* Miss Tibbs and Miss Gatsby are worried when they hear about the psychiatrist: they fear he’s come for the Major.
* The Major is similarly concerned, assuming the psychiatrist is staying at the hotel incognito.
A SELECTION OF THE BEST GAGS:
* Basil can’t get through to the speaking clock. So he calls the operator to complain: “It’s been engaged for 10 minutes – how is this possible? My wife isn’t talking to it.” (She’s rabbiting away on the other line.)
* Sybil flirts with Mr Johnson, telling him, “You’re only single once.” From out of view, we hear Basil shout, “Twice can be arranged.”
* Basil to the male Dr Abbott: “You’re two doctors? Well, how did you become two doctors? Did you take the exam twice?” When it’s pointed out that Abbott’s wife is a doctor, Basil says, “You’re a doctor too! So you’re three doctors?”
* Sybil talking about her worrisome mother, who has a series of morbid fears: “Vans is one. Rats. Doorknobs. Birds. Heights. Open spaces. Confined spaces. It’s very difficult getting the space right for her. Footballs. Bicycles. Cows. And she’s always on about men following her. I don’t know what she thinks they’re going to do. Vomit on her, Basil says.”
* Basil asks Sybil how old she thinks the female Dr Abbot is. “Forty-eight? 50?” Basil scoffs, so Sybil replies: “I really don’t know, Basil, perhaps she’s 12.”
* Mr Johnson asks if there’s anywhere that does French food. Basil says, “Yes. France, I believe. They seem to like it there. And the swim would sharpen your appetite.”
* Basil tells the Abbotts that he once thought about becoming a surgeon. “A tree surgeon,” Sybil interjects, pleased with her joke. “Had to give it up: couldn’t stand the sight of sap!” An annoyed Basil then tries to carry on his patter: “My great-grandfather on my mother’s side was a doctor, so it was always thought I might–” Not missing a beat, Sybil interrupts: “Run a hotel.”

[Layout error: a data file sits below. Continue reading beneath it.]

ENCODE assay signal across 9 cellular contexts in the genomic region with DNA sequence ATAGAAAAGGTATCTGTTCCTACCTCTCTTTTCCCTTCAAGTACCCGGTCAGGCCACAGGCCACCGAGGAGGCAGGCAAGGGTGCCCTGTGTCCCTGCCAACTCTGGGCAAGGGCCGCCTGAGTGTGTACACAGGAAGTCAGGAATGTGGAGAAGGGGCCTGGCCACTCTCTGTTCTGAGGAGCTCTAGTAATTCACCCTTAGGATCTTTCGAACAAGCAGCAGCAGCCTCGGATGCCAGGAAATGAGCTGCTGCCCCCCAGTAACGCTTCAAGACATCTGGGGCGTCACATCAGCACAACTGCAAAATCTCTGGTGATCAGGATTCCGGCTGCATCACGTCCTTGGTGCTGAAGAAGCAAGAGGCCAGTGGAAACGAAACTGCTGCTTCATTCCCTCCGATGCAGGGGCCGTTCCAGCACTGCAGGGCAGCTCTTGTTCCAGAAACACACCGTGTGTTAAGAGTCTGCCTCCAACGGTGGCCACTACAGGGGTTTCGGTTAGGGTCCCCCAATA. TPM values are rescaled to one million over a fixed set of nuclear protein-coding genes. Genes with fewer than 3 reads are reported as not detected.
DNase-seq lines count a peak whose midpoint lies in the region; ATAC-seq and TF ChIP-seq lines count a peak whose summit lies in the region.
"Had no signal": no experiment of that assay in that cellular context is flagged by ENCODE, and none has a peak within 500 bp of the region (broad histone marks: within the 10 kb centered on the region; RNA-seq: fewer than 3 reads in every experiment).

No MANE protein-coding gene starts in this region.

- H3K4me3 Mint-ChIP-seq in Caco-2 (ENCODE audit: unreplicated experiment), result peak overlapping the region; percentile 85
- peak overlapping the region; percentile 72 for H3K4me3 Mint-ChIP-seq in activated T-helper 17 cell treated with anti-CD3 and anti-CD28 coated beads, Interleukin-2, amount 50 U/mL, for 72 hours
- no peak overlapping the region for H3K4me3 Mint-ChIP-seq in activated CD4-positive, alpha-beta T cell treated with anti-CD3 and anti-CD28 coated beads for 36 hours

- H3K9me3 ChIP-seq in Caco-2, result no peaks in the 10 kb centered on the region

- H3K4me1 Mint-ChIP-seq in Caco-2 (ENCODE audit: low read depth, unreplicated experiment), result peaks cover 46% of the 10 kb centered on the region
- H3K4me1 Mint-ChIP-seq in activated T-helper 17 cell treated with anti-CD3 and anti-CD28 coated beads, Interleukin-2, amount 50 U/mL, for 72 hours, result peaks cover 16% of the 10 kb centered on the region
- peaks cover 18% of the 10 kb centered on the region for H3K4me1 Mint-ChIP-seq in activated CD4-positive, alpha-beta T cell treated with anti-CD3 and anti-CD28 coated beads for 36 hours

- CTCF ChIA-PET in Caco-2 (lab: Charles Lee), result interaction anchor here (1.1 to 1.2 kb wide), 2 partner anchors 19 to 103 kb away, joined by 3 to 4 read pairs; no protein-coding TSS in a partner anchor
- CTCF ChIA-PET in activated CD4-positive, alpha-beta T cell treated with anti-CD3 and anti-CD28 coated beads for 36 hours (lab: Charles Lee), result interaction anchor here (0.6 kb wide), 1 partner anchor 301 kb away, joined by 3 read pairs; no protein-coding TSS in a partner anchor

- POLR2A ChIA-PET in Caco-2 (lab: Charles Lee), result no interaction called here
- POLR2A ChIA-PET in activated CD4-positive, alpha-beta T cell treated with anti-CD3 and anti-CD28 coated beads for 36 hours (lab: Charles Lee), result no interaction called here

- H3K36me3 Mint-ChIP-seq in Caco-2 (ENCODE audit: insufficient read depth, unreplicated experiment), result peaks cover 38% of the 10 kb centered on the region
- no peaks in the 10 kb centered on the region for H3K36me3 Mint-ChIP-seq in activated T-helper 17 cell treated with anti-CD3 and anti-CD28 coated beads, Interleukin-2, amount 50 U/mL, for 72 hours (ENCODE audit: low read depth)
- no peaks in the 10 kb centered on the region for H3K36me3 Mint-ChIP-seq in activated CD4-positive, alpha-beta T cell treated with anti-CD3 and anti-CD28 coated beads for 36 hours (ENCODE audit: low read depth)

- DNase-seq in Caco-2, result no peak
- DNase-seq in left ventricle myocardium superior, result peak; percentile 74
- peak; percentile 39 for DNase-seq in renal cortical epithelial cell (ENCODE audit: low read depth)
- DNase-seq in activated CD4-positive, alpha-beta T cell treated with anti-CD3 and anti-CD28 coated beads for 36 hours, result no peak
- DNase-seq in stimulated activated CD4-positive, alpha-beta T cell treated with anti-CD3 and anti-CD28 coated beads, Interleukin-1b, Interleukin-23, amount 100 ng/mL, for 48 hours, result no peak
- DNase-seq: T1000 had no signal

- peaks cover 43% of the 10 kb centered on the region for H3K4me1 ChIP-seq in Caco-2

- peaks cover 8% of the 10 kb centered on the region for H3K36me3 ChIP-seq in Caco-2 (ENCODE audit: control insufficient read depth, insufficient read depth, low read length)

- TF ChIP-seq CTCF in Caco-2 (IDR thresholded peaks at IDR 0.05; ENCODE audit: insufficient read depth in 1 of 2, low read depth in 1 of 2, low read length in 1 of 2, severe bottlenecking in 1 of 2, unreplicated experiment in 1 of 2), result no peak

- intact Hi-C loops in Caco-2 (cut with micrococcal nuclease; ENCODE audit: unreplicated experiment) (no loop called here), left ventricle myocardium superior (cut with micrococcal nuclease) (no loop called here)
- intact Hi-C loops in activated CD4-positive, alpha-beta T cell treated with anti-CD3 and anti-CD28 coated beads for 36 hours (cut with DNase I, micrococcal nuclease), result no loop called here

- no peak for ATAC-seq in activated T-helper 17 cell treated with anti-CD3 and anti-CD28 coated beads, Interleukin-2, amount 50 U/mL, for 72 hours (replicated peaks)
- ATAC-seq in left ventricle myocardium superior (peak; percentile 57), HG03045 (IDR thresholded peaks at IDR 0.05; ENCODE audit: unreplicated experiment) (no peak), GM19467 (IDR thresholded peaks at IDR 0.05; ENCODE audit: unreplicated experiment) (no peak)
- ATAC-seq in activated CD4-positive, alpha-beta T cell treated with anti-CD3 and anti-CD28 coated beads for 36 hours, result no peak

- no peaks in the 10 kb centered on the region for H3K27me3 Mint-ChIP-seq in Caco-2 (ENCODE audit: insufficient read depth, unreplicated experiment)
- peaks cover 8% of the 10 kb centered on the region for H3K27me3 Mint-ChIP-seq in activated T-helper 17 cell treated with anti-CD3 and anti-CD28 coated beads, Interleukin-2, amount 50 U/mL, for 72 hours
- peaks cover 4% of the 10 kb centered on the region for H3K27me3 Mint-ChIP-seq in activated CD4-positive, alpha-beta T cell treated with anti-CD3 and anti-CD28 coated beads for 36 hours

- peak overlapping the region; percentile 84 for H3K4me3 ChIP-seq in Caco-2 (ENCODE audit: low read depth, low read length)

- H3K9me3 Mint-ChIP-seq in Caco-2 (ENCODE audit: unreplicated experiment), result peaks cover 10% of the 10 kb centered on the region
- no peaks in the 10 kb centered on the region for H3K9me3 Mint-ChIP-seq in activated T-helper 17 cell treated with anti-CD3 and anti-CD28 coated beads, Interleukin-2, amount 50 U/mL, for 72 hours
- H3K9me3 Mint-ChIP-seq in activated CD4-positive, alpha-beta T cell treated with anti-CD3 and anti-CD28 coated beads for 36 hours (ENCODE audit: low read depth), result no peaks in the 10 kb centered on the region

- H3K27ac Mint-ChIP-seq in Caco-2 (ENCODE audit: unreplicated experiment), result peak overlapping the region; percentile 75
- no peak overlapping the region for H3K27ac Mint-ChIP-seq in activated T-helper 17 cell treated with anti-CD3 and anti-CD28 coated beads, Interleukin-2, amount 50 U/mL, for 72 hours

* Sybil: “It’s a relatively new profession, psychiatry, isn’t it?” Dr Abbott: “Well, Freud started about 1880.” Sybil: “Yes, but it’s only now we’re seeing them on the television.”
* The physical-comedy of Basil flicking Rayleen’s nipple as if it were a light switch. (Of course, Sybil walks in just as he’s fiddling with it.)
* Basil dropping a champagne bottle and bucket because he’s tried quickly opening a locked door – and his immediate reaction to blame Manuel.
* Basil’s high-pitched “What the…?” after Sybil slaps him.
* Basil goes to lean against a door – but falls over when Dr Abbott opens it.
* “Who’s this Mrs Johnson, then? The late president’s wife?”
Outside? We get our first night shoot. Basil and Manuel manoeuvre a ladder so Basil can look through Mr Johnson’s window. Sadly they get the wrong window and Basil instead sees into the Abbotts’ room. The ladder then falls backwards and lands on top of Basil. Manuel fetches Sybil but tells her Basil was trying to “see girl”, so she comes outside to slap her husband.
Dated: It’s a good job we don’t have morons who are fearful of psychiatry any more. Just imagine if there were a well-funded global religion that ignored the mountainous peer-reviewed evidence and scare-mongered about a scientifically reasonable process!
Henry Kissinger: According to Sybil, Basil thinks that women should fancy men like 19th-century prime minster William Ewart Gladstone (1809-1898), Field Marshall Douglas Haig (1861-1928) and the founder of the Boy Scouts, Robert Baden-Powell (1857-1941). Johnson makes a joke about the wit of Margaret Thatcher (1925-2013) forming one of the world’s shortest books. Sigmund Freud (1856-1939) is name-checked. The 36th President of the United States, Lyndon Johnson (1908-1973), is referred to – as is his wife, Lady Bird (1912-2007).
Review: A thematic cousin of The Wedding Party from series one. Both episodes are about sexual jealousy and Basil being uptight because, basically, other people are getting some and he’s not. It’s the longest episode of Fawlty Towers (36 minutes), but doesn’t feel flabby. And there are plenty of good gags. However, like The Wedding Party, the story is reliant on Basil making assumptions that maybe don’t stand up to much scrutiny.
Eight bits of game pie out of 10